Selection leads to segregation

Grammar schools and selective education increases social inequality rather than reducing it. Evidence from the PISA tests overseen by the OECD internationally shows that “school systems that segregate students according to their performance tend to be those systems where students are also segregated by socio-economic status''. 1

  • Poorer children are a sixth as likely as others to get into a grammar school according to research from the Sutton Trust: less than three per cent of all pupils at grammar schools in England are entitled to free school meals (FSM), against an average of 18 per cent in other schools in areas with a selective system. 2
  • The Institute for Fiscal Studies has found that “amongst high achievers, those who are eligible for free school meals or who live in poorer neighbourhoods are significantly less likely to go to a grammar school.” 3
  • Pupils are less likely to attend a grammar school if they attend primary schools with a high proportion of pupils from disadvantaged backgrounds. Pupils attending a primary school with a large number of high-achieving pupils are also less likely to go to a grammar school, perhaps because they under-estimate their own ability.4   
  • A selective system benefits the better off. Nationally, over four times as many children are admitted to grammar schools from outside the state sector - largely fee-paying preparatory schools which account for six per cent of pupils aged 10 - than children entitled to FSM. 5 This is because private preparatory schools are expert in preparing children for entrance exams.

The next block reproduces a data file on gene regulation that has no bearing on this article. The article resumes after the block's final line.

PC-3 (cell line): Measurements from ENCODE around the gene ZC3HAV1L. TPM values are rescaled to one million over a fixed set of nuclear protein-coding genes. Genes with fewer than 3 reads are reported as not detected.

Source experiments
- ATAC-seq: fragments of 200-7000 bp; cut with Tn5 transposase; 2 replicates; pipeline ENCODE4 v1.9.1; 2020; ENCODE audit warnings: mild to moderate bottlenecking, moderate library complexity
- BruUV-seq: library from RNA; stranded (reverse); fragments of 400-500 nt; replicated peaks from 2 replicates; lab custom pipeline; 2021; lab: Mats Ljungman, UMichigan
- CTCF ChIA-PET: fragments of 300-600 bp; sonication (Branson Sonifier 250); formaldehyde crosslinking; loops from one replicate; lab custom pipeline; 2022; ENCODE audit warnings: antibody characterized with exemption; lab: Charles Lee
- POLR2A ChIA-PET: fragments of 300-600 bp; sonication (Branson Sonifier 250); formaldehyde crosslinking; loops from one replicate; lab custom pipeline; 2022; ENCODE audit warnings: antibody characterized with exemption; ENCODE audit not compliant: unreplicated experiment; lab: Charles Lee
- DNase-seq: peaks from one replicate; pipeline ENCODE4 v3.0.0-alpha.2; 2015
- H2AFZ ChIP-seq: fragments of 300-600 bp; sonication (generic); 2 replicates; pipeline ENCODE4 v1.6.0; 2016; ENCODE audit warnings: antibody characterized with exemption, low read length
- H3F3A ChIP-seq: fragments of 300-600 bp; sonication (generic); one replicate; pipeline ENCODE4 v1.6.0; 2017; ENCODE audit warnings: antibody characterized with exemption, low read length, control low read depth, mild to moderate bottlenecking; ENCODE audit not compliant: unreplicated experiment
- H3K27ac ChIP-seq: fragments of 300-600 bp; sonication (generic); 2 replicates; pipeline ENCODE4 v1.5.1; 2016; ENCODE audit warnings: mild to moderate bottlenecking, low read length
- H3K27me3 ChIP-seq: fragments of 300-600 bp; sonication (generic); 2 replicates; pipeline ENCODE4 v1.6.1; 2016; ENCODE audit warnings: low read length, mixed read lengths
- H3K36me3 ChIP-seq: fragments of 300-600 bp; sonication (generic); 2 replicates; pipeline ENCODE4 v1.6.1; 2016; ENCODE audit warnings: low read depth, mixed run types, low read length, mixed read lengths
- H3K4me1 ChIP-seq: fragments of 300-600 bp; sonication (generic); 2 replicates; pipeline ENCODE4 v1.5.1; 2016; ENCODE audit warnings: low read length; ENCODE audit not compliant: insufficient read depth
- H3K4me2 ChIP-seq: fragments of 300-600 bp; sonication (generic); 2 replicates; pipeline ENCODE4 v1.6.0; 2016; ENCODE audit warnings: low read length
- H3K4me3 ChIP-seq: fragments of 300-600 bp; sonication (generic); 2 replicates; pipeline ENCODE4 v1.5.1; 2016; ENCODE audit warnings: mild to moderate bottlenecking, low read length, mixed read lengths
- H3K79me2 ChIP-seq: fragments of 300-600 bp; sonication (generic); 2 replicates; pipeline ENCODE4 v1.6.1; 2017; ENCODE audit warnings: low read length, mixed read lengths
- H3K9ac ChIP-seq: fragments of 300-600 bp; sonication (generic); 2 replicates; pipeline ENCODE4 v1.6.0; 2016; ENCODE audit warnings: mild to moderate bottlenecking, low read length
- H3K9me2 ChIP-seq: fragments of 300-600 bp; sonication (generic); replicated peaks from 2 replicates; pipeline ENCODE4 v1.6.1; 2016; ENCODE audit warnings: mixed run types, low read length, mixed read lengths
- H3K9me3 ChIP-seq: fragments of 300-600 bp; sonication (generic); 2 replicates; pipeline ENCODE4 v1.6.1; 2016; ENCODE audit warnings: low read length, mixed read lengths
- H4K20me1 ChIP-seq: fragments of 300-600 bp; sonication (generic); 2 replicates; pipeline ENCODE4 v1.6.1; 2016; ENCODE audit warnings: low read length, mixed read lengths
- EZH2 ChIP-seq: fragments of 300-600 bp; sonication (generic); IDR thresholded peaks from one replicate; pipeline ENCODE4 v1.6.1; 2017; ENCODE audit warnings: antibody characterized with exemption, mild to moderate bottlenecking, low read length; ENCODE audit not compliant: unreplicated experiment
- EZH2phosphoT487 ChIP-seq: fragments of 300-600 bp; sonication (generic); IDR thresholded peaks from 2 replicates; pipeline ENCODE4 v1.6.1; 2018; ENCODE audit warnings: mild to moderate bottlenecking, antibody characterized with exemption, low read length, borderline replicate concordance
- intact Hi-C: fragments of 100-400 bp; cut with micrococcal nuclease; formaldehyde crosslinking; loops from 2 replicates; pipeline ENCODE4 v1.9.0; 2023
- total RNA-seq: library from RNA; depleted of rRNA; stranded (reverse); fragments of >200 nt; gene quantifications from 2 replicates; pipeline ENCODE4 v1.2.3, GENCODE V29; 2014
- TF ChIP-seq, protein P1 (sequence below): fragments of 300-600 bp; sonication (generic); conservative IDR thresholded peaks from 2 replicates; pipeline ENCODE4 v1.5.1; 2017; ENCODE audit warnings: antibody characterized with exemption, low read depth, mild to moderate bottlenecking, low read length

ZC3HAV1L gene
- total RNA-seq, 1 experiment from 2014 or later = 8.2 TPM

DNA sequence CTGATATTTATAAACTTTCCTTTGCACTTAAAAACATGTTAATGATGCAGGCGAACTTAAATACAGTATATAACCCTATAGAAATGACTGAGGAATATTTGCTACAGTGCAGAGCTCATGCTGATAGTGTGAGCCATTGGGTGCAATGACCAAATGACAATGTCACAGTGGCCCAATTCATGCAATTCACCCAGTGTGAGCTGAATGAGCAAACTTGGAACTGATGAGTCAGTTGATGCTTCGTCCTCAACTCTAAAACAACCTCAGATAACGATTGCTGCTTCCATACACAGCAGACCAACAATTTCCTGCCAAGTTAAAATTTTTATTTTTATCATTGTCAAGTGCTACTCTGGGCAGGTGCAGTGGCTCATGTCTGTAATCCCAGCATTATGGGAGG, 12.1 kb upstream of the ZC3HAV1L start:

• Local campaigners in Buckinghamshire found that, although over £1 million had been spent on developing an eleven plus test that would minimise the impact of additional coaching, the new test made no difference to the large gap between the pass rates of pupils from poor and wealthy areas, with the worst results seen among FSM pupils. 6
  • An evaluation of available data by journalist Chris Cook concluded that: “Poor children are less likely to score very highly at GCSE in grammar areas than the rest” and that, “the net effect of grammar schools is to disadvantage poor children and help the rich.” 7
  • Recent research by the think tank the Education Policy Institute found that the gap between the proportion of children on free school meals attaining five A* to C grade GCSEs including English and maths, and all other children, was actually wider in selective areas (34.1 per cent) than in non-selective areas (27.8 per cent). 8
  • In Kent, where there is a selective system, grammar schools take far fewer pupils who are in care: 0.1% of pupils in grammar schools were in care in 2015 compared to 0.9% in secondary moderns. 9
  • Children with special educational needs and disabilities particularly lose out in a selective education system – for more information read here.

1 OECD (2014), PISA 2012 Results in Focus: What 15-year-olds know and what they can do with what they know, p. 12.

2 The Sutton Trust (2013),  Poor Grammar: Entry into Grammar Schools for disadvantaged pupils in England, p. 3

3 Institue for Fiscal Studies (2013), Entry into Grammar Schools in England, p. 24

4 The Sutton Trust, Poor Grammar, p. 5

5 The Sutton Trust, Poor Grammar, p. 3

6 John Dickens (27 November 2015) ‘Questions over £1m ‘tutor-proof’ 11-plus tests Schools’, Schools Week.

7 Chris Cook (28 January 2013), ‘Grammar school myths’, ft.com.

8 Freddie Whittaker (23 September 2016), ‘EPI grammar schools report: the 7 key findings’, Schools Week.

9 Kent County Council (2016), Grammar schools and social mobility Select Committee, p. 10.

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